KNOXVILLE — Even more than three weeks later, the play still bothers Rashaan Gaulden.
Its presence on the instructional video Tennessee's coaching staff created for the defensive back certainly didn't help.
The redshirt sophomore was one of the more consistent performers in a secondary experiencing its troubles throughout the 2016 season, but there is one play Gaulden wishes he could have back.
In the first quarter at Vanderbilt in the regular-season finale, the Volunteers had taken a 7-0 lead following a fourth-down defensive stop when defensive end Derek Barnett deflected Vanderbilt quarterback Kyle Shurmur's pass right to Gaulden with nothing but artificial green turf between him and the end zone.
He took his eye off the football for a split-second and dropped it, and a few plays later the Commodores scored to tie a game they eventually won 45-34.
"That's really a tough break," Gaulden recalled earlier this week, "but as a defensive back you have to have confidence and you have to bounce back whether it's good or bad plays, and I feel like I responded well after that dropped pick. But, I mean, when six is not on the board, it kind of stings.
"I'm just going to try to make that up when we go to Nashville."
Gaulden would love nothing more than to atone for his mistake in his hometown when Tennessee faces Nebraska in the Music City Bowl next Friday.
After sitting out last season due to a preseason foot injury, Gaulden exited spring practice as a starting safety, but he switched to the nickel cornerback position, where he often was used as an edge blitzer due to his speed and the linebacker-like physical dimension he provides.
He finished third on the team with 63 tackles this season while adding six tackles for loss and two pass break-ups.
"I had an OK season," Gaulden said. "I definitely wanted to make more impact plays for the team, but that's just things I can improve on in the offseason and that's things I've improving on in the bowl prep. At the end of the day, I'm just trying to make plays to benefit the guys around me, so I feel like I need to do better at that."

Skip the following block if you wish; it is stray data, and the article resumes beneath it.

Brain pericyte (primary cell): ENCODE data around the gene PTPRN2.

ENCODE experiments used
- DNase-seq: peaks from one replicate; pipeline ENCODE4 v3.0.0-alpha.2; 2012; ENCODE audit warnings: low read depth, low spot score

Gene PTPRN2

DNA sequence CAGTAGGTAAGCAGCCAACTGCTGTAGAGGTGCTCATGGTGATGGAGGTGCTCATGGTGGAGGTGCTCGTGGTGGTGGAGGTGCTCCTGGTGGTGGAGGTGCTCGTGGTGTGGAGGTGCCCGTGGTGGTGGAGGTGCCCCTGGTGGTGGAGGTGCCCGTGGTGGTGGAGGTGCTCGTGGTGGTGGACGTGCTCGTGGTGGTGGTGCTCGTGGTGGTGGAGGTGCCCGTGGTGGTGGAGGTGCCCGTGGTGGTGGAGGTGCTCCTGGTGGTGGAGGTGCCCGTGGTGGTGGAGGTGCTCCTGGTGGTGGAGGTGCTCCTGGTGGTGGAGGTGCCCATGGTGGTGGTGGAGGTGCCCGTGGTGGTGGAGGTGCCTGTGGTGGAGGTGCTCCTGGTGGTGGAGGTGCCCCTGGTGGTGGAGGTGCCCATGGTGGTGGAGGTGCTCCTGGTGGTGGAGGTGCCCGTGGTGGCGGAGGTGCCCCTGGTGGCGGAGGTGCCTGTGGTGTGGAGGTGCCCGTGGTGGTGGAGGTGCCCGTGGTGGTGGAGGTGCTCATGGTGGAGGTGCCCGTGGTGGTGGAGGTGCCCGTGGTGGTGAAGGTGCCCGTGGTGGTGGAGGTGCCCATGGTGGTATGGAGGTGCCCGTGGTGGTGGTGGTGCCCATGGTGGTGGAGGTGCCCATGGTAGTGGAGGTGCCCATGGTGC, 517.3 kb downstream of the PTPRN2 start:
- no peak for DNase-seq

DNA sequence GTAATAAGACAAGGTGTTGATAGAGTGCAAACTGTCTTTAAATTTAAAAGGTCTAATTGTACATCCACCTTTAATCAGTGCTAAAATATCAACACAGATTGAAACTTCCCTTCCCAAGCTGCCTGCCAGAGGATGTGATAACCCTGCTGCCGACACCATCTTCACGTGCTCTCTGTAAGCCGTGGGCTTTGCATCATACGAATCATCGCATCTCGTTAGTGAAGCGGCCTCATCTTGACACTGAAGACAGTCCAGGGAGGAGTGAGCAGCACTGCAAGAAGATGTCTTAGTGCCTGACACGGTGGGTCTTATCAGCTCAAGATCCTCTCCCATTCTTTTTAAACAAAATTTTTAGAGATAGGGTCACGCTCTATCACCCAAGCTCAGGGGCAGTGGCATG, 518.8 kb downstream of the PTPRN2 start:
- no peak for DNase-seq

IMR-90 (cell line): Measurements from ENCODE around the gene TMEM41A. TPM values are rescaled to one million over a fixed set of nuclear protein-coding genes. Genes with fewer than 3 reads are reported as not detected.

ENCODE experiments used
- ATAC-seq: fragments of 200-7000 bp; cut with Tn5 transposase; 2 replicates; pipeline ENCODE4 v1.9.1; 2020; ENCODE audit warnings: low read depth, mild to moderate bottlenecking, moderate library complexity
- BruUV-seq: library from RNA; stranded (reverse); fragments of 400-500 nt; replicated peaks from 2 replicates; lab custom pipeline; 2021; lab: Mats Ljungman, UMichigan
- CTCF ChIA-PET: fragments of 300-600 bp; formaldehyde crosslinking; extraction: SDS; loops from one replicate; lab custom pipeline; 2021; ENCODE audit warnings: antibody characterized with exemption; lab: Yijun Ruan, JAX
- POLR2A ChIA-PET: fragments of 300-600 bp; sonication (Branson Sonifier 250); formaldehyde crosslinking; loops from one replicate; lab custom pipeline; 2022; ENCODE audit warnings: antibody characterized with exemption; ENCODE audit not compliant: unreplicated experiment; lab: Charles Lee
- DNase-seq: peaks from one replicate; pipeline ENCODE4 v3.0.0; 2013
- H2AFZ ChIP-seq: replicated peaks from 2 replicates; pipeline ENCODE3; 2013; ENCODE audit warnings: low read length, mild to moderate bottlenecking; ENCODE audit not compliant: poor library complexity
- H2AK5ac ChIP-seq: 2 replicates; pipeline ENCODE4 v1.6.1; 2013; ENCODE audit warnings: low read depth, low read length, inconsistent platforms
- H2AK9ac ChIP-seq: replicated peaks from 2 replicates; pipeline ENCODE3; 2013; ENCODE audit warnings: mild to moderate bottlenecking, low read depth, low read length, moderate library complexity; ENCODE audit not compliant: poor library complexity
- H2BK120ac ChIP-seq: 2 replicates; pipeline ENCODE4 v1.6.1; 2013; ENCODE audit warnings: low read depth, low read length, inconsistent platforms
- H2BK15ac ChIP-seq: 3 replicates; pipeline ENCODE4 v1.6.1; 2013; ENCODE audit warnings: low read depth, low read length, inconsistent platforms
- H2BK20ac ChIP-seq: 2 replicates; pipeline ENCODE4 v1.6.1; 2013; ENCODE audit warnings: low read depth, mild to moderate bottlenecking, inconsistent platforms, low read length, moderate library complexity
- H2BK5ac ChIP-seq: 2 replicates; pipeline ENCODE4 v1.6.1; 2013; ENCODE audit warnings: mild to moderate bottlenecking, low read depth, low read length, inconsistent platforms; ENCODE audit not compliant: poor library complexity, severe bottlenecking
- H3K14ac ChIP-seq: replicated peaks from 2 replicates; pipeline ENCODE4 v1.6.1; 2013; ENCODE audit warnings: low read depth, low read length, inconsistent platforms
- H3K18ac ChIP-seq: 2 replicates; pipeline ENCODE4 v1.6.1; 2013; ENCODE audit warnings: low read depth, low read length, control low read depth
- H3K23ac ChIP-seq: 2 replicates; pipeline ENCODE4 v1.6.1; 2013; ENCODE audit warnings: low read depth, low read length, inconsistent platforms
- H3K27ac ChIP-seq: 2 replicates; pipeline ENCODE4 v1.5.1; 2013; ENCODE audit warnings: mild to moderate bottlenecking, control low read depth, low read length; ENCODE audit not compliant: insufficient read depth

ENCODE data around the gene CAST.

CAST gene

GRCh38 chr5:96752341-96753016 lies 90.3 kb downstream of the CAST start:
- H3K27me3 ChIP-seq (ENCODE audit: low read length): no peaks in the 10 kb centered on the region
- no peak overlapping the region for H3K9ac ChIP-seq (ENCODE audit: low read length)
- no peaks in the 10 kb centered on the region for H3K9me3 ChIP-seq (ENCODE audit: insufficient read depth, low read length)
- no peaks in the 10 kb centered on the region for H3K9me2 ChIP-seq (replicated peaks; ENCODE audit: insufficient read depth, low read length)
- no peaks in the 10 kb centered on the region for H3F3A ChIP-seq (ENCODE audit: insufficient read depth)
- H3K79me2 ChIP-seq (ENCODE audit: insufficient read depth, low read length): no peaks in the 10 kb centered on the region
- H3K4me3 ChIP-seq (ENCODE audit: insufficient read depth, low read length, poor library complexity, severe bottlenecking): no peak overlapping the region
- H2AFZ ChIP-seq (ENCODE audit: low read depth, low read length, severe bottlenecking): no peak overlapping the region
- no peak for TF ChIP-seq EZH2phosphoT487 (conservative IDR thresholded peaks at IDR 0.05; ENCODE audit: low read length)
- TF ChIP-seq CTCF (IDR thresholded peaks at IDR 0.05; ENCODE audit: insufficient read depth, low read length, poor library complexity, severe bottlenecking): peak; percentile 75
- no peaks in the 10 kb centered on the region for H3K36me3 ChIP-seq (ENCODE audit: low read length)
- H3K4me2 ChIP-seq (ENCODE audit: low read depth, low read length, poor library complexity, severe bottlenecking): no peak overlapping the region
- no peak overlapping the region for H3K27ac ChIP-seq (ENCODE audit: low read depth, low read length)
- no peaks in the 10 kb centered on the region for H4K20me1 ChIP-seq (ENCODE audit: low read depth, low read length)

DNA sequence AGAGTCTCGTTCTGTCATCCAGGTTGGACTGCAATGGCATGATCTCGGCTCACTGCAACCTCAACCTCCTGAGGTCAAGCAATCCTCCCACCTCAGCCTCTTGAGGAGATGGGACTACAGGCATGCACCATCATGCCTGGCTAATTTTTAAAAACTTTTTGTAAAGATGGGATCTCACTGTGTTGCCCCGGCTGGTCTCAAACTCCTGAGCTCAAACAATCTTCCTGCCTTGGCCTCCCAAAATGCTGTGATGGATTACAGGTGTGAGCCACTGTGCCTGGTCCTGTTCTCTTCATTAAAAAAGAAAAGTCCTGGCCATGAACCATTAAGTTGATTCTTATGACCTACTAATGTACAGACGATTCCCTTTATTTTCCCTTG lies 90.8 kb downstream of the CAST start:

Gaulden said he's used bowl prep this month to fine-tune some of his coverage techniques and blitz mechanics after reviewing a video including good plays and bad put together by the coaching staff after the regular season.
"At the end of the season, (the coaches) had individual clips of each player in the defensive backfield," he explained. "This whole bowl prep and this last week we've been trying to redefine our tools and different techniques that we need to get better at and focusing on those things we saw were a deficiency.
"It's really helped us come out and be focused, and it helped the team in general."
Four of Tennessee's top five tacklers this season were defensive backs, which typically isn't a good sign.
Confidence was an issue for the defense during its collapse at the end of the season, but the time off between the loss to Vanderbilt and the bowl game provided the time necessary for the Vols to heal a little bit, particularly in the secondary.
"I think we have a very high level of confidence, and confidence a lot of times is borne on your preparation," Vols coach Butch Jones said. "How do you prepare? It gets back to that adage of are you ready or are you prepared. Everybody thinks they're ready, but are you prepared?
"I'll give you an example. Probably one of the best days of practice time I've had in a while, I just went back and tried to get in the life of a safety during practice and tried to coach them up from down-and-distance to stance to seeing the big picture to understanding the splits of wideouts and eyes of your opponent and all that and bringing energy.
"I think a lot of times confidence is borne in your preparation of knowing you're prepared and you're not just ready to play, and our kids have shown a lot of confidence."
Gaulden sounds like a player expecting a bounce-back game, both personally and collectively, against Nebraska.
"As a back end, our confidence really never wavers," he said. "As a defensive back, I feel like you have to be the most confident on the field, because you're going to have situations where there are going to be those completions. It's how you battle back from those completions or those pass interference calls.
"That's what defines a defensive back, just having that confidence when things are not going your way and making a break when things do come your way. I feel like our confidence is the same as it was at the beginning of the season. We're all very confident individuals and we all want to win."
Contact Patrick Brown at email@example.com.